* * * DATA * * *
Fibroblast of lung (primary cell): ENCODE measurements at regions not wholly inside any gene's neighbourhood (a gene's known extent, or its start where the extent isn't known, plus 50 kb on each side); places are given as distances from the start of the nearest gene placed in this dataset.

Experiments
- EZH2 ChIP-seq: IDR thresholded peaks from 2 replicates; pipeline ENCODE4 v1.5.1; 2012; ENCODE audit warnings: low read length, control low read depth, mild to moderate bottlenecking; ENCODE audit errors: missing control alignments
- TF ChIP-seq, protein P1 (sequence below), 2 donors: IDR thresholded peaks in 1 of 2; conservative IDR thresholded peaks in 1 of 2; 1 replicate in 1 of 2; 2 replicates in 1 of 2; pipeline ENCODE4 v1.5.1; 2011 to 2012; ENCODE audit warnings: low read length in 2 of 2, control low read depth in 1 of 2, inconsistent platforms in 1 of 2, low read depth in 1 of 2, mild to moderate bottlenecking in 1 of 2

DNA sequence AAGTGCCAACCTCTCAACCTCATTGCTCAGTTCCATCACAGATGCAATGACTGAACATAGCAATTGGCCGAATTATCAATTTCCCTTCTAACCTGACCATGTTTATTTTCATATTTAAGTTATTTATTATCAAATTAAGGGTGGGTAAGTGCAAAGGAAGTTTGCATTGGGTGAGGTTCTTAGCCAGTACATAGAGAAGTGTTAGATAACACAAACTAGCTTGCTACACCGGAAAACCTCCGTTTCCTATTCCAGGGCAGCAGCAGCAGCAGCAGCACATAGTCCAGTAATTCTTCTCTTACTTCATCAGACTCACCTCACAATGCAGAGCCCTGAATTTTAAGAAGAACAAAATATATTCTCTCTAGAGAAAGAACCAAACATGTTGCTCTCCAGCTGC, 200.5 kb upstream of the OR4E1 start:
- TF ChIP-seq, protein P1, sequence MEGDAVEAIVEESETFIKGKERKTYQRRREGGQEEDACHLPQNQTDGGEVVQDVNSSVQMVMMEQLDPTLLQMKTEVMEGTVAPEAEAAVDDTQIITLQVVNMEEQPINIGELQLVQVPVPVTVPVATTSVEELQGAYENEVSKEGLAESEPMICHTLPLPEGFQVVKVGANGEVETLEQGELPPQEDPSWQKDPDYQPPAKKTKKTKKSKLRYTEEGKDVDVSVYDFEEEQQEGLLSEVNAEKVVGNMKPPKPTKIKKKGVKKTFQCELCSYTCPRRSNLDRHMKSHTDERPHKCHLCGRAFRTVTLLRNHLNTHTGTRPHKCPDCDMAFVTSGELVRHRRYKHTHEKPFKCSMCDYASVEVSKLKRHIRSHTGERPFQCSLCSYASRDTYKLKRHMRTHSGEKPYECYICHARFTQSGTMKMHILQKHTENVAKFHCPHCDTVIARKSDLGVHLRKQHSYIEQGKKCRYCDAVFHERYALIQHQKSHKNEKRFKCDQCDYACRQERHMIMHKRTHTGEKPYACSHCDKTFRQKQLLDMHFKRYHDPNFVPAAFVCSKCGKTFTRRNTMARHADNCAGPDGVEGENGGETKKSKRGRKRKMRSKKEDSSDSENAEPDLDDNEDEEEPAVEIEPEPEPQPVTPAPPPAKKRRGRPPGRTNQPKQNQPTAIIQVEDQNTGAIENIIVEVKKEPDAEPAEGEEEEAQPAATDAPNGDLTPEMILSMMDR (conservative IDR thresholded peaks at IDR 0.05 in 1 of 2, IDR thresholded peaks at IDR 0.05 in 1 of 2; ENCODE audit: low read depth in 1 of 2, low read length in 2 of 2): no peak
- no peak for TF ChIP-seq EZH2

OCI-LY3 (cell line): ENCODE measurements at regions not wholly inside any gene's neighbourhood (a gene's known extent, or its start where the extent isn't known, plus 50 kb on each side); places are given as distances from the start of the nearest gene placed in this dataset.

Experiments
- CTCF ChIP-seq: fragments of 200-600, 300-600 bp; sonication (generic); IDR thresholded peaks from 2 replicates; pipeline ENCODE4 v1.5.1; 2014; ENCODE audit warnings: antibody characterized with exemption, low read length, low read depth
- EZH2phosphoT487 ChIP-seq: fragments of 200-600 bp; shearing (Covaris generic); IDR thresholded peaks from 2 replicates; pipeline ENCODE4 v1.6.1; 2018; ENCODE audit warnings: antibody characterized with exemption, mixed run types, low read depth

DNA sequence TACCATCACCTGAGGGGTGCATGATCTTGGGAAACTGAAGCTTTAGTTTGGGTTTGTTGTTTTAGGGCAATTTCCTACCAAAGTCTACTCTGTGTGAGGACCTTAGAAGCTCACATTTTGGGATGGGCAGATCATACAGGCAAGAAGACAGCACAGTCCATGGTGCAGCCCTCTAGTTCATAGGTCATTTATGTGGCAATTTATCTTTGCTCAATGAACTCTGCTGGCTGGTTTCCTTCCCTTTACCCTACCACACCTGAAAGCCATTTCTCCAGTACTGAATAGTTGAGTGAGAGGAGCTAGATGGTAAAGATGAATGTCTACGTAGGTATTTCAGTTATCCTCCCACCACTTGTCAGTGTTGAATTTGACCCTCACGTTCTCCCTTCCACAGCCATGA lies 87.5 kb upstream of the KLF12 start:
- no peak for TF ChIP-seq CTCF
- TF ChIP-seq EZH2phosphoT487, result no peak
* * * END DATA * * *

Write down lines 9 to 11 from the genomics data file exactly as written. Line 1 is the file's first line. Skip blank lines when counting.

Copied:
Experiments
- CTCF ChIP-seq: fragments of 200-600, 300-600 bp; sonication (generic); IDR thresholded peaks from 2 replicates; pipeline ENCODE4 v1.5.1; 2014; ENCODE audit warnings: antibody characterized with exemption, low read length, low read depth
- EZH2phosphoT487 ChIP-seq: fragments of 200-600 bp; shearing (Covaris generic); IDR thresholded peaks from 2 replicates; pipeline ENCODE4 v1.6.1; 2018; ENCODE audit warnings: antibody characterized with exemption, mixed run types, low read depth